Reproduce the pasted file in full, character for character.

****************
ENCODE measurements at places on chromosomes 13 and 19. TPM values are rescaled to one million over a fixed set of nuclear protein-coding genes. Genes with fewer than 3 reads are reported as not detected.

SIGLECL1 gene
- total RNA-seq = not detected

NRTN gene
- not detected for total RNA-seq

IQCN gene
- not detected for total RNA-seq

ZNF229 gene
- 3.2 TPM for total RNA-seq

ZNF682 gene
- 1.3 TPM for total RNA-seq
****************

ENCODE measurements at places on chromosomes 13 and 19. TPM values are rescaled to one million over a fixed set of nuclear protein-coding genes. Genes with fewer than 3 reads are reported as not detected.

SIGLECL1 gene
- total RNA-seq = not detected

NRTN gene
- not detected for total RNA-seq

IQCN gene
- not detected for total RNA-seq

ZNF229 gene
- 3.2 TPM for total RNA-seq

ZNF682 gene
- 1.3 TPM for total RNA-seq